The even spread of interests of Twitter users participating in the conversation for the #LikeAGirl campaign shows that Always managed to target girls from every walk of life, not just one particular sector.
Sport England’s nationwide campaign to get women and girls moving regardless of shape, size and ability made a huge impact on social media
in the month when we least want to leave the sofa. The first campaign of its kind to feature “women who sweat and jiggle as they exercise”, 13 million people have viewed the flagship This Girl Can film online. The campaign was designed to prompt a change in attitudes and help boost women’s confidence.
Although the biggest spike in the use of the hashtag was on the day the campaign launched, interest sustained over the course of two months with an extra boost on International Women’s Day.
Over the last ten years, Twitter has dramatically shifted the marketing landscape. Today’s successful campaigns not only make a statement, but they also start a conversation.
When Twitter first appeared at SXSW as a group messaging service, its seismic effects on the way businesses interact with consumers could never have been imagined.
Yet ten years after its inception, it’s impossible to deny these changes. Whereas traditional media was a one way deluge of information, Twitter has empowered consumers with the means to voice their opinions on one of the most public platforms in the world. As shown throughout this report, that gives brands the opportunity to create campaigns that activate their consumers in ways previously unimaginable. Of course, it also provides the general public with the means to create social movements that can ruin a company’s reputation within days or dramatically influence the course of political decisions on a global scale.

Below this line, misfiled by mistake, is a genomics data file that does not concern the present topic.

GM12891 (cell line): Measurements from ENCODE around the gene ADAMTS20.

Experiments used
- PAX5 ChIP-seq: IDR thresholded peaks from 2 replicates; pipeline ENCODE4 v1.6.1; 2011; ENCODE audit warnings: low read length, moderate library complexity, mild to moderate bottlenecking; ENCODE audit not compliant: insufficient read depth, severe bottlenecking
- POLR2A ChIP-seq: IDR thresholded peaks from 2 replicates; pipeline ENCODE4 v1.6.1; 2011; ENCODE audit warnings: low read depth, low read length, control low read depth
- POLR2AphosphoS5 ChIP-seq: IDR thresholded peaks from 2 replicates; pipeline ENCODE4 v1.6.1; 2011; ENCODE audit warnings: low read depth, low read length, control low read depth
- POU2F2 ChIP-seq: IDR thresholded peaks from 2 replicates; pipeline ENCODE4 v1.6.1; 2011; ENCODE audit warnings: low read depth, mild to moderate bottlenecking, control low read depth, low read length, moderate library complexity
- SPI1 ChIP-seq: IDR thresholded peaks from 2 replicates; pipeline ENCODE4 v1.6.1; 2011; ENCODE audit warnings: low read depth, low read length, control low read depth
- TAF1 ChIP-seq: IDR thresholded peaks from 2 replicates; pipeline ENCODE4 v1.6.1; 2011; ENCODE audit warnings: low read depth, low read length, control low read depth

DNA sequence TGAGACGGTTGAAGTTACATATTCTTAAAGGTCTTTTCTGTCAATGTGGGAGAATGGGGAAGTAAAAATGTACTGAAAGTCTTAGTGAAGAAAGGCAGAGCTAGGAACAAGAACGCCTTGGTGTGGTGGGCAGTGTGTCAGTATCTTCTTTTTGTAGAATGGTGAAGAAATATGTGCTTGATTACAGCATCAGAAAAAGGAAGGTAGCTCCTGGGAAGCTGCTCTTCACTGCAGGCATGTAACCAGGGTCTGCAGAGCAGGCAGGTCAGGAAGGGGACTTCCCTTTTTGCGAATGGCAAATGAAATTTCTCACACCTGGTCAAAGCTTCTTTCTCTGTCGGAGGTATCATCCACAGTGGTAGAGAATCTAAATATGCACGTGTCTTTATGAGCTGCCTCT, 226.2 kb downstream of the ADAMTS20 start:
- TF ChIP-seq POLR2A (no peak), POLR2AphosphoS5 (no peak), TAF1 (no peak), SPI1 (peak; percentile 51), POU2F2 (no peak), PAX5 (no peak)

In this new light, marketers must now know their audiences better, be more prepared for rapidly evolving crises, and maintain a closer and more empathetic relationship with their online communities. Today’s marketers, when equipped with social media intelligence technologies, are able to instantly measure, analyze and understand the behaviors, interests, location and demographics of their specific audiences as never before. That information can provide the framework for future campaigns.
Of course, technology and information are only a part of the picture. It will also be up to marketer’s hard work and creativity to build campaigns over the next decade to excite the world as those in the past have.